Blank Pages How to Summon Creativity When You Need To

A blank page with pencil - Pyragraph

A blank page or canvas can be both exciting and terrifying.

Exciting if you’re filled with ideas; terrifying if you’ve got nothing. The best advice I’ve been given about this is to give myself something to work with for the next day. To stop writing when you know what comes next, or to stop drawing or painting while you still know where you’re headed. But this doesn’t always work.

There are times when you have no idea what comes next. And if you’re under a deadline, unlike projects that you generate on your own, you can’t simply set it aside and work on something else. You don’t have a choice. If you’re a professional artist or writer, there’s always someone on the other end waiting, and if you turn in a poor job as a freelancer, you hurt your chances of future work. Your client might have loved your last two assignments, but give them something make-do, or worse, poorly crafted or unprofessional, and they may never call you again.

The reality of being a freelancer is that you always have to hit the mark.

Every once in a while you may soar above it, but you can’t afford to drop below it. Drop below it and you don’t work.

I wish I had the perfect answer for you, but the truth is: you have to find a way to work through it.

If you’ve been doing this for a while, you should have a foundation of craft to lean on. But there are always mornings when you wake up and feel like you’ve forgotten how to write, or draw—particularly if, for whatever reason, you haven’t done it in a while. (Which is the greatest argument for doing it every day. But I digress.)

This means: You’re going to have to write, or draw, or whatever you do poorly, until you don’t anymore. Those skills don’t disappear, but that doesn’t mean they always come easy. There have been days that I’ve spent spinning my wheels, when nothing gets done, when I can’t seem to put together one passable sentence or drawing. But if you’ve been doing this for a while you will recognize this as what it takes to do what you do, and to do it well. You have to spin your wheels every once in a while to get to that confident place again. And if you’re under a deadline, this might take all night.

But you will get there, because this is what you do.

And if you’re not willing to work through it, if you aren’t willing to push to get it done even when you aren’t inspired or don’t want to, then you probably shouldn’t be doing it. At least, not as a profession.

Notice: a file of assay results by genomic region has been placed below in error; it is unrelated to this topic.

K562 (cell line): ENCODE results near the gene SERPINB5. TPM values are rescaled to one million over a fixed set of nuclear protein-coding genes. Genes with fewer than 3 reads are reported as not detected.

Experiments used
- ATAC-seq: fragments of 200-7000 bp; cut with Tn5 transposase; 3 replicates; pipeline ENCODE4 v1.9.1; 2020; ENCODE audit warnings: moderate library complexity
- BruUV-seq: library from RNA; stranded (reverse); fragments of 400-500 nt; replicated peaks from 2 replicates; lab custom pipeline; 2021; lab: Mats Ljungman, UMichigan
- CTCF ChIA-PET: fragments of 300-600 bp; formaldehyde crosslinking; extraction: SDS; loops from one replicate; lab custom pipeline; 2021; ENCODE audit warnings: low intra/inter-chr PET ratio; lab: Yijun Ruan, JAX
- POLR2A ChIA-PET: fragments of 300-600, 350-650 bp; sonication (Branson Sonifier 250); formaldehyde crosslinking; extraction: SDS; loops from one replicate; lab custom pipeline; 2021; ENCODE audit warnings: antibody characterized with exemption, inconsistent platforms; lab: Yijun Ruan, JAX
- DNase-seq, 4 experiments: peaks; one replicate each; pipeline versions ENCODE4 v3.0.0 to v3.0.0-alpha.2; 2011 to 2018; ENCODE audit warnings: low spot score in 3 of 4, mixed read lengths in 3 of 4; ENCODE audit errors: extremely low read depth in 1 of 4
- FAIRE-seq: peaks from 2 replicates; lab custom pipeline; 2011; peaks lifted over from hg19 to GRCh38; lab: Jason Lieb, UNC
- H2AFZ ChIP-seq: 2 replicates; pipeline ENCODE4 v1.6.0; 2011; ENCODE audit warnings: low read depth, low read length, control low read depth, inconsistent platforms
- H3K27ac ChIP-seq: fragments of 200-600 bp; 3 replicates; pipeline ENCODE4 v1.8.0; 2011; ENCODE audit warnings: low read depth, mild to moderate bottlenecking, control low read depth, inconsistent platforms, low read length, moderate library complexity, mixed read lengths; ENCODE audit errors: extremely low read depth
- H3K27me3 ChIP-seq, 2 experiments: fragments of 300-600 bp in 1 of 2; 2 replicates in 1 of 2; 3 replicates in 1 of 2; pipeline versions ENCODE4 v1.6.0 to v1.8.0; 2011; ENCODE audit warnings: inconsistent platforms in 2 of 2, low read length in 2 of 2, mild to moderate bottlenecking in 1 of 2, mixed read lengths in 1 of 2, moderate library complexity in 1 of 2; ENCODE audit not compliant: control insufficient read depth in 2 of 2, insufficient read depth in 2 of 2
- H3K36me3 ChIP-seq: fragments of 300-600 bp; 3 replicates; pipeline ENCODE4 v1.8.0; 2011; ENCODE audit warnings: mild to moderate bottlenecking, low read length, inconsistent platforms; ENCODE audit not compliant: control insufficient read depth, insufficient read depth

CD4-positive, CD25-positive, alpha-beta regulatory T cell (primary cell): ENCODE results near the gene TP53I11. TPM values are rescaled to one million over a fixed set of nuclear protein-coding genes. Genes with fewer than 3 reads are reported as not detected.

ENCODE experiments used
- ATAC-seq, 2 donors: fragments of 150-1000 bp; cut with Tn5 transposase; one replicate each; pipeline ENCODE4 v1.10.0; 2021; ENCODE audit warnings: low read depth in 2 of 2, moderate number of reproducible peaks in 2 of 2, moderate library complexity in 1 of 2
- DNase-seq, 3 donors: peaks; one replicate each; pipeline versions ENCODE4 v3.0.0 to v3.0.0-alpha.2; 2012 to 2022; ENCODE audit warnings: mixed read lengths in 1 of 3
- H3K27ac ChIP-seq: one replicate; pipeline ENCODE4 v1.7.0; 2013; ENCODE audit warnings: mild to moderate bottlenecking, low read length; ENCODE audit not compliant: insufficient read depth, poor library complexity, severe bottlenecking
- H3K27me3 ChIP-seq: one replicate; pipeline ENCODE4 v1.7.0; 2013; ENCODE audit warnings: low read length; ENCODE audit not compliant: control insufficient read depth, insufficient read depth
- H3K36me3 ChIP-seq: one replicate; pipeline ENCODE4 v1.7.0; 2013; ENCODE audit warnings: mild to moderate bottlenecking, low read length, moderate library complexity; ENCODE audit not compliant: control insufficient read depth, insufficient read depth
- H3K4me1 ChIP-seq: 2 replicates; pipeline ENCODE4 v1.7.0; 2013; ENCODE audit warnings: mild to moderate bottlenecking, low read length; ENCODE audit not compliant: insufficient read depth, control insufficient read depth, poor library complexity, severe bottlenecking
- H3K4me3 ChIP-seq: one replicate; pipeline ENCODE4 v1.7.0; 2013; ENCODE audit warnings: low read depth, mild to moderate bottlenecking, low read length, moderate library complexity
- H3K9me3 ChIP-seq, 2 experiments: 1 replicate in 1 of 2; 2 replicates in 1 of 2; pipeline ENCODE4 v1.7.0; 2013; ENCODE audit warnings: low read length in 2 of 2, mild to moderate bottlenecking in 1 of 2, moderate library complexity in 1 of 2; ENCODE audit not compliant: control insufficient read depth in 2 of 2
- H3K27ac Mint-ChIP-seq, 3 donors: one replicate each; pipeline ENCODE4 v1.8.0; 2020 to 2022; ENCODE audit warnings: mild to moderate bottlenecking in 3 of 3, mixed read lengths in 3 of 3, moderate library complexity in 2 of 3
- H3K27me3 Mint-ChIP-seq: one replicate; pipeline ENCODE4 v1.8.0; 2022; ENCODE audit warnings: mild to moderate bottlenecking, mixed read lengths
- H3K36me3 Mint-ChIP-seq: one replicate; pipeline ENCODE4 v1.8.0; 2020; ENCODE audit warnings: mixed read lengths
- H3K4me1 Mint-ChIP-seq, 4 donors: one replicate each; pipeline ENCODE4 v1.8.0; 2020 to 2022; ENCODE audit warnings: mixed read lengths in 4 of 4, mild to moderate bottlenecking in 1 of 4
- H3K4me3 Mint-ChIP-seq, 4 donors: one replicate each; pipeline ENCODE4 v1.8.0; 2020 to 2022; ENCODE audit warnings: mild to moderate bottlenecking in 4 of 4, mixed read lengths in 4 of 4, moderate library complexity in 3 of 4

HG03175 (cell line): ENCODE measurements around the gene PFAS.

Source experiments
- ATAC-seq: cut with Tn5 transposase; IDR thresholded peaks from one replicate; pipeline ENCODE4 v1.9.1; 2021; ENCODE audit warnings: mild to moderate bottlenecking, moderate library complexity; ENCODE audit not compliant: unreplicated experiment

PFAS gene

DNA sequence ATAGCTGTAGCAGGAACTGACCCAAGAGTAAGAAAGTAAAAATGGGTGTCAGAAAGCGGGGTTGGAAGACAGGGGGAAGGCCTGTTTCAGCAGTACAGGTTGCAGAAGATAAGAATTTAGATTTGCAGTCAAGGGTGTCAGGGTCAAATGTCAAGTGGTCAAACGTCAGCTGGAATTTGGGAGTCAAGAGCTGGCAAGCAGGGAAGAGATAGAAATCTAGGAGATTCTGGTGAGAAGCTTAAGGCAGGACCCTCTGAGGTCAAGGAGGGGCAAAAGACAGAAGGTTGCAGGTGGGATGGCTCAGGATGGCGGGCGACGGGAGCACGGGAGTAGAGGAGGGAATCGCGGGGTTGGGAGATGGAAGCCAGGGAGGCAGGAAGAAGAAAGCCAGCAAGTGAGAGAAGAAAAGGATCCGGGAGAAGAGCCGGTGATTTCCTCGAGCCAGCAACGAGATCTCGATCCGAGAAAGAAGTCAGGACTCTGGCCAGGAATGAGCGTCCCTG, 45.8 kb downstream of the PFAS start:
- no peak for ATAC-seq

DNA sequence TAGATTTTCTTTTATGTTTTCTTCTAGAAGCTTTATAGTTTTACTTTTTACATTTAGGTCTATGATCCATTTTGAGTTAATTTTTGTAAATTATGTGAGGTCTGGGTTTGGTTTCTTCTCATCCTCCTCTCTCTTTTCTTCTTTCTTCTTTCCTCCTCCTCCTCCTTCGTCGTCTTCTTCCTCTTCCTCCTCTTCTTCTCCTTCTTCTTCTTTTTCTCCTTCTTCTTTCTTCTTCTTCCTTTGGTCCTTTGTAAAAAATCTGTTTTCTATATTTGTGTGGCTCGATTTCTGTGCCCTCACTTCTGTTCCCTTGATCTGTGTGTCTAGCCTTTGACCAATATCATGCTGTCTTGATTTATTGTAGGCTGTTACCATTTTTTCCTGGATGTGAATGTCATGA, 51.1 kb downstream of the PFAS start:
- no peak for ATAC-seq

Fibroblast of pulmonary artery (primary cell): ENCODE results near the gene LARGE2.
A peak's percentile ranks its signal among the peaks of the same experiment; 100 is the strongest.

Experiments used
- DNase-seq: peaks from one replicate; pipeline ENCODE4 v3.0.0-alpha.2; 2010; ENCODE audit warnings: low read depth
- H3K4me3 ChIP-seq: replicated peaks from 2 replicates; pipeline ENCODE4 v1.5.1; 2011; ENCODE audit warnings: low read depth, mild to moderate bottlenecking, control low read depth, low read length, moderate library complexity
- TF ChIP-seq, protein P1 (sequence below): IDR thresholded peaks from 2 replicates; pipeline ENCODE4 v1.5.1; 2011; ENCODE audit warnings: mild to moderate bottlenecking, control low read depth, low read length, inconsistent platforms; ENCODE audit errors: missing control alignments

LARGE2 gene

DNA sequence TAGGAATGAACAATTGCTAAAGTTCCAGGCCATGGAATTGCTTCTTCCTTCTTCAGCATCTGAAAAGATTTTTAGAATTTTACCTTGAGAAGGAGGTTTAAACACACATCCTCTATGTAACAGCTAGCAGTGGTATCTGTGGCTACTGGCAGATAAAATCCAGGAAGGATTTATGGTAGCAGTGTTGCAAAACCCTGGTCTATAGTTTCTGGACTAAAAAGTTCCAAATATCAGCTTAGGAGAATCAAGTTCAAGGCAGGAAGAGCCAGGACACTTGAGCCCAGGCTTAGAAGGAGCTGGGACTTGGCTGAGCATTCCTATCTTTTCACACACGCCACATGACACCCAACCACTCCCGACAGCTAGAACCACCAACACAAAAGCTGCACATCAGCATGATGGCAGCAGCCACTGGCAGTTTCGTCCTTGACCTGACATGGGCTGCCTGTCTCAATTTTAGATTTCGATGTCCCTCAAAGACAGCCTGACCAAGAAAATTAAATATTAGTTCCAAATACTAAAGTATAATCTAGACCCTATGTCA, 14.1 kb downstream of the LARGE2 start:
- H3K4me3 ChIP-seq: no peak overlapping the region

I’ve never been interested in the argument about what makes a “real” artist. I don’t know what a “real” artist is, or what “real” art is, but I do know what makes art the thing that you do, versus a hobby or pastime. And this, to me, is it. I don’t think getting paid defines the difference, but certainly a willingness to work, to look at that blank page, even when you hate it, even when it terrifies you, and simply to get the job done.

Which isn’t to say that work done without this discipline isn’t worthy, or can’t be great. But it’s more likely to be a thing of quality if you are able to routinely make yourself get over the hurdle of that blank page, even when it feels insurmountable. It should never be joyless, but it should be work. It’s this—the labor of it—that makes art-making a true occupation, that makes it what you do, rather than just something you do.

Photo from Wikimedia Commons.

Jed Alexander

About Jed Alexander

Jed Alexander grew up in a small town in Pennsylvania where he first discovered his love of books at his local public library. Jed went on to earn his degree in illustration at San Jose State University where he studied under veteran illustrators Barron Storey and John Clapp.

After working for more than ten years in the editorial field for such publications as LA WeeklyThe Sacramento News and Review, and The Santa Cruz Metro, Jed returned to his first love: Children’s literature. He has since done work for Nickelodeon and Cricket Magazine. He is currently represented by Abigail Samoun at Red Fox Literary. His first self-published book (Mostly) Wordless was financed by a successful fundraising campaign on Kickstarter.

He lives in Davis, California with his wife Regina, his best friend and favorite person in the world.

Leave a Reply